The novel picks up at the end of Fire and Sword and continues the struggle happening in Europe. Whilst Napoleon is falling back after his defeat in Russia, Wellesley is pushing his army up through the Spanish Peninsula and even contemplating the invasion of France itself. I won’t say too much about what happens in this book because I assume that some people may not know what historically happened. However for those of you that do know, the same happens in this book and is portrayed in a brilliant way by Scarrow, describing what both commanders were feeling whilst one leaders Empire was been destroyed and the others ambition of disposing a tyrant were coming true.
This was a good book, the only issue I had with this book is that it seemed every other chapter was a battle, which I felt was becoming a bit repetitive. Of course, Scarrow was portraying his novel in a way which was accurate to what happened in history, and in history there were many battles leading to the downfall of Napoleon. Perhaps it is because I am a historian and knew what the end result was made me think these battles were abit tedious, however for someone who does not know the history, they may enjoy all of the battles. To be fair to Scarrow, they were all well detailed and very exciting, filled with action and gore, but for me I just wanted to get to the end and see the demise of Napoleon.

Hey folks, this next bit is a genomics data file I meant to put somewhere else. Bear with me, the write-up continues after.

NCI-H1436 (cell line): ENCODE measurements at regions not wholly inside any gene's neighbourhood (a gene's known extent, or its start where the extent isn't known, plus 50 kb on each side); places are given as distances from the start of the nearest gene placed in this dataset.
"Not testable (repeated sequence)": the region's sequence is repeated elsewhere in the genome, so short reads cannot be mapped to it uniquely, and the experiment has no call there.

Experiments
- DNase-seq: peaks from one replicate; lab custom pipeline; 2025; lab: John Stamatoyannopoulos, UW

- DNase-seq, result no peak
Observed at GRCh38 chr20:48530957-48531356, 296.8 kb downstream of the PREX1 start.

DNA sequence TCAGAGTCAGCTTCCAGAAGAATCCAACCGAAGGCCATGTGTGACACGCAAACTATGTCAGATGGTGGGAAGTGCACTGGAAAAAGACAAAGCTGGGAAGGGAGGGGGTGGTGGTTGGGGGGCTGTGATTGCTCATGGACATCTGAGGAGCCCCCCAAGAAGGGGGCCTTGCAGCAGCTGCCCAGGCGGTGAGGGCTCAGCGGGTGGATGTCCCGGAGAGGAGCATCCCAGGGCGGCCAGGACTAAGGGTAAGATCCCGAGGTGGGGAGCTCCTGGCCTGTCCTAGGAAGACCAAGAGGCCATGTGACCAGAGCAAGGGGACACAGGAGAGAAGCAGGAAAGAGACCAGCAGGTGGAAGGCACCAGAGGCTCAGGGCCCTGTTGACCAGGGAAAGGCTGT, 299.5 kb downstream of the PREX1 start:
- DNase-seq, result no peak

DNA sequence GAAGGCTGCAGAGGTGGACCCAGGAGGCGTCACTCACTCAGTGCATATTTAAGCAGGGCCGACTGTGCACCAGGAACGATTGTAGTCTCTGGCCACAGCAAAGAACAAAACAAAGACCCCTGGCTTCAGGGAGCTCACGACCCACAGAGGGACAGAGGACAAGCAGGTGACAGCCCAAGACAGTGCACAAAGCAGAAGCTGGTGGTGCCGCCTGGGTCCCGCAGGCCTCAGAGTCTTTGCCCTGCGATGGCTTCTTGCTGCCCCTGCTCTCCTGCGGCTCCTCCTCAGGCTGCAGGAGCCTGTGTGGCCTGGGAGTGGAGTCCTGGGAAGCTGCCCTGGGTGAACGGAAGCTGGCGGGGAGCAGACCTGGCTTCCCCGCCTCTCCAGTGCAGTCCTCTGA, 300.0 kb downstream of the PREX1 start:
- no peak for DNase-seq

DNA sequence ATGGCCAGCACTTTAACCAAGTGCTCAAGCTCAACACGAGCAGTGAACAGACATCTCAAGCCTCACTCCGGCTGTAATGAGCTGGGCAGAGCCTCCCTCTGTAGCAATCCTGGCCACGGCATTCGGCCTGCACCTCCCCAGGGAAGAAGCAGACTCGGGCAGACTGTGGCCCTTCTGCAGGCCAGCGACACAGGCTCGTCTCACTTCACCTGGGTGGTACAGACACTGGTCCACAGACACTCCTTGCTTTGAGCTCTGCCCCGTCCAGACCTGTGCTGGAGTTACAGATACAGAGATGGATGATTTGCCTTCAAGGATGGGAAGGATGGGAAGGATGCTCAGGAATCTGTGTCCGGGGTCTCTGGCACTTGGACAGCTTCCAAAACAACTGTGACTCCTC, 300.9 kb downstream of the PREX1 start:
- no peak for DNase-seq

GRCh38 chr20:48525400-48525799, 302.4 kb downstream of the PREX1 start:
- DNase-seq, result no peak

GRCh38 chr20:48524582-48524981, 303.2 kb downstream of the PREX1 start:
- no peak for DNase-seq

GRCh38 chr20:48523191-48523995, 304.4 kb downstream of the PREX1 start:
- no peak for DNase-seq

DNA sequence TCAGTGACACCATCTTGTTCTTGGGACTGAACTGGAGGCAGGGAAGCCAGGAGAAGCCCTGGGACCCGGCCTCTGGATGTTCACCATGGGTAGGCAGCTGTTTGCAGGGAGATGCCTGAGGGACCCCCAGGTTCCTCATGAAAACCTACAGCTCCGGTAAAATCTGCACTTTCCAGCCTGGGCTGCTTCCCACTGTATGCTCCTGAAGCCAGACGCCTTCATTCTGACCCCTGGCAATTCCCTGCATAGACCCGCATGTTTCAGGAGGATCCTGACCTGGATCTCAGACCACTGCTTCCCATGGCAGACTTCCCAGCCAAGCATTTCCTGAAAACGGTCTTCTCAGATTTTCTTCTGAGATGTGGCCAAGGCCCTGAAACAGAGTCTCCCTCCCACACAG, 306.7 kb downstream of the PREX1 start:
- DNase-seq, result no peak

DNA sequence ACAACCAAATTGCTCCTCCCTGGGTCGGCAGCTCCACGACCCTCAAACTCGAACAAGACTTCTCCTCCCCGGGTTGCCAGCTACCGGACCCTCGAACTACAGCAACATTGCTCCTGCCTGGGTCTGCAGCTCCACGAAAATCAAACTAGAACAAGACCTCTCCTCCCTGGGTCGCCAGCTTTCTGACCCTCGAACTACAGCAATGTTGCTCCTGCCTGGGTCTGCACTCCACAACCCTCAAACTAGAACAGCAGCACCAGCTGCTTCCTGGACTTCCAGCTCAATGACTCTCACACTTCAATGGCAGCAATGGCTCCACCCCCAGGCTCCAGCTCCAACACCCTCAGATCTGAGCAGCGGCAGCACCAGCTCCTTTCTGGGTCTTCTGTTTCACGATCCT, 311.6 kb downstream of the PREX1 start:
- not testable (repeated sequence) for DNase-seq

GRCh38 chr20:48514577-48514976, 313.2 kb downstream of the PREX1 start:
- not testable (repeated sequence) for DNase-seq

All in all, this book and the series was brilliant. I am a massive fan of Scarrow and his books have kept me entertained for hours at a time. I would suggest this book and series to anyone who is interested in the Napoleonic era. Great series can’t wait to read Scarrow’s latest book, Praetorian
For author’s official web-site:

Wednesday, 11 January 2012

The Lord Of The Rings, J. R. R. Tolkien

Publishers: HarperCollins

Pages: 1000 (depends on edition)

Main Characters:
Frodo, Aragon, Gandalf, Sam, Gimli, Legolas

As I’ve said in many of my other reviews of books that have been adapted into films, I am always a fan of watching the film first and then reading the book. I prefer to do it in that order because I think that it helps me get an idea of what the characters look and sound like. As many of you will know, the three films by Peter Jackson are absolutely brilliant and for a long time I put off reading this book because I thought the films couldn’t be bested…. How wrong I was!!!
This book was epic in pretty much every aspect. The edition I read was all three of the books in one and has by far been the biggest book I’ve ever read. A lot of Tolkien’s language in the book was at first hard to grasp as it is written in the olde Englishe type of way. However when you first get over these initial problems that story is fantastic. It has so much more than any of the films and totally puts meat on the bones of the films and destroyed my prejudice that the films could not be beat. This is because of the extra aspects of the story which the films couldn’t make, such as the story of Tom Bombadil and the fight for the Shire at the end of the book.